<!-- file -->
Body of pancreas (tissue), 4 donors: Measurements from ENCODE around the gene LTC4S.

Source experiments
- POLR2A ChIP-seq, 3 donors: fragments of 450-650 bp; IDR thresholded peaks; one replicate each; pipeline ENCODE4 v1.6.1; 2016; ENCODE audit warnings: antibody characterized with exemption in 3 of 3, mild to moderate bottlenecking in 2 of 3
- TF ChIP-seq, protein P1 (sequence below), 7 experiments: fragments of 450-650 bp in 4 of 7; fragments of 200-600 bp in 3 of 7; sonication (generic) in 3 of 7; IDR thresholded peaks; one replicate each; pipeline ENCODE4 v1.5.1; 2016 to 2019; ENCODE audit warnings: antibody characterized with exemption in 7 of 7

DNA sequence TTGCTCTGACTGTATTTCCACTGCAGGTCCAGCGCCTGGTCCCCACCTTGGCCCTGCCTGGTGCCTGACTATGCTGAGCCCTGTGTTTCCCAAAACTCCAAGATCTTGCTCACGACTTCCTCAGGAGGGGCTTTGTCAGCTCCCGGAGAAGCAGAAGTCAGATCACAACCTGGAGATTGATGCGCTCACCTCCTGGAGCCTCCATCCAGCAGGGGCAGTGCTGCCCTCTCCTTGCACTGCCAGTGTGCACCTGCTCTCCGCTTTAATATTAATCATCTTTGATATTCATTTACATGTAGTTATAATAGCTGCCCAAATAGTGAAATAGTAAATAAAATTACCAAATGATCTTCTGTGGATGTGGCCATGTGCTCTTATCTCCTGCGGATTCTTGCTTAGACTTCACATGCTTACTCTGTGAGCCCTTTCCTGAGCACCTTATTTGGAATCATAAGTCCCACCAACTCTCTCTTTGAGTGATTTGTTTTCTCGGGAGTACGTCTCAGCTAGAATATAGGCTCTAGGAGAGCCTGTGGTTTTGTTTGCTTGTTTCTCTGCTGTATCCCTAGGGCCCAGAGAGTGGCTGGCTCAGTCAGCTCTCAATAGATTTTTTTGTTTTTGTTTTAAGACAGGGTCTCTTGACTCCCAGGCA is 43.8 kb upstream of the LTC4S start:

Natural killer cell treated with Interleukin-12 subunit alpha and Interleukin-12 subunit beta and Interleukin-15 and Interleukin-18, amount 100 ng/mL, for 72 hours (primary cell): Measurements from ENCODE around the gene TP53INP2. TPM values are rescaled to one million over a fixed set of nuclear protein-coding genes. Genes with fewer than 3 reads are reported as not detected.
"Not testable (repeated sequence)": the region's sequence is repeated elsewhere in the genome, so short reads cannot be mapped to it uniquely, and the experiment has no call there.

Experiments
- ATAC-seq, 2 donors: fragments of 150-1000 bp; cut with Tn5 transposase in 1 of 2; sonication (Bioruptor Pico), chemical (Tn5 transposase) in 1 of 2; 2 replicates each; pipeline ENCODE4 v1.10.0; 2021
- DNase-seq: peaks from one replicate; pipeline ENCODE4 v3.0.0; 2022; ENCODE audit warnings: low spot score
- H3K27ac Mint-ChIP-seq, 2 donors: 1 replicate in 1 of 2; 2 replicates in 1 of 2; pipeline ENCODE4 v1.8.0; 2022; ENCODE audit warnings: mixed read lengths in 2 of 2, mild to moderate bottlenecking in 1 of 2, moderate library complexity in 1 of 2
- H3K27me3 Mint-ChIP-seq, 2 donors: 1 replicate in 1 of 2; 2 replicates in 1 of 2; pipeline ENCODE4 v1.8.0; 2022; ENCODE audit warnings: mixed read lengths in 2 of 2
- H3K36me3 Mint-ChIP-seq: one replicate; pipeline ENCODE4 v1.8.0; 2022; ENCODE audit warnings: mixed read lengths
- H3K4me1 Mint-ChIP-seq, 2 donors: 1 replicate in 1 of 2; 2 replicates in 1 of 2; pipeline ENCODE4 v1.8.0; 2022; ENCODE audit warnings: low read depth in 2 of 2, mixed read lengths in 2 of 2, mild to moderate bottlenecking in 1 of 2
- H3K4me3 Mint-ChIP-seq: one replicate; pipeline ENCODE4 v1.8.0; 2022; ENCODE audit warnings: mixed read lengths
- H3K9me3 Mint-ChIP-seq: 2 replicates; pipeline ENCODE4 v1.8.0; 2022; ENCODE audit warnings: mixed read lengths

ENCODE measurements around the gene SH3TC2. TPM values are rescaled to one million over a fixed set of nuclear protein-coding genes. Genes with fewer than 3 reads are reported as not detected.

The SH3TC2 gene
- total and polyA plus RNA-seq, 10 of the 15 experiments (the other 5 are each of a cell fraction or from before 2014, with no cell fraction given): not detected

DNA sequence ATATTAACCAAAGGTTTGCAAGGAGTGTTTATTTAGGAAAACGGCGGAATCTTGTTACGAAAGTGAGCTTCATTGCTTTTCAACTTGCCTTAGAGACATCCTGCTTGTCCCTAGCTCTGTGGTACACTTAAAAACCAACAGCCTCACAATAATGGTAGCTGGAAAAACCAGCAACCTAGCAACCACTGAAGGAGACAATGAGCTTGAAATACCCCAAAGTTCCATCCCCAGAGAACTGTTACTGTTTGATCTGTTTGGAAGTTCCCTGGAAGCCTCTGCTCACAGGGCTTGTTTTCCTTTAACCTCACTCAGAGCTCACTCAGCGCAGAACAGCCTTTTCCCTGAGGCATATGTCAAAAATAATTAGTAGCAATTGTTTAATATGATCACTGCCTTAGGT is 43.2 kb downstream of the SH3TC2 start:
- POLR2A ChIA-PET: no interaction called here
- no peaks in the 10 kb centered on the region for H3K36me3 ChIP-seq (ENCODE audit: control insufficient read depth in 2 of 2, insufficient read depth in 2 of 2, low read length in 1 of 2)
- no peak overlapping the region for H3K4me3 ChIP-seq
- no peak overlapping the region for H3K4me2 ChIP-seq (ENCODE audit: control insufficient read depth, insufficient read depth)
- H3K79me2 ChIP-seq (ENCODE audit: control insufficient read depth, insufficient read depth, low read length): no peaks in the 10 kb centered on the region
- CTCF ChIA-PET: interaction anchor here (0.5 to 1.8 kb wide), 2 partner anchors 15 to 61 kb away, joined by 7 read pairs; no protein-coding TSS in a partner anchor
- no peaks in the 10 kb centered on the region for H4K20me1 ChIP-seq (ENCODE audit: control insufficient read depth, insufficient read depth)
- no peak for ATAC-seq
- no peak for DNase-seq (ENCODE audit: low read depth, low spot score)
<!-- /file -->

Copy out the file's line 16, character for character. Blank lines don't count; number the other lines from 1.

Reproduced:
- H3K9me3 Mint-ChIP-seq: 2 replicates; pipeline ENCODE4 v1.8.0; 2022; ENCODE audit warnings: mixed read lengths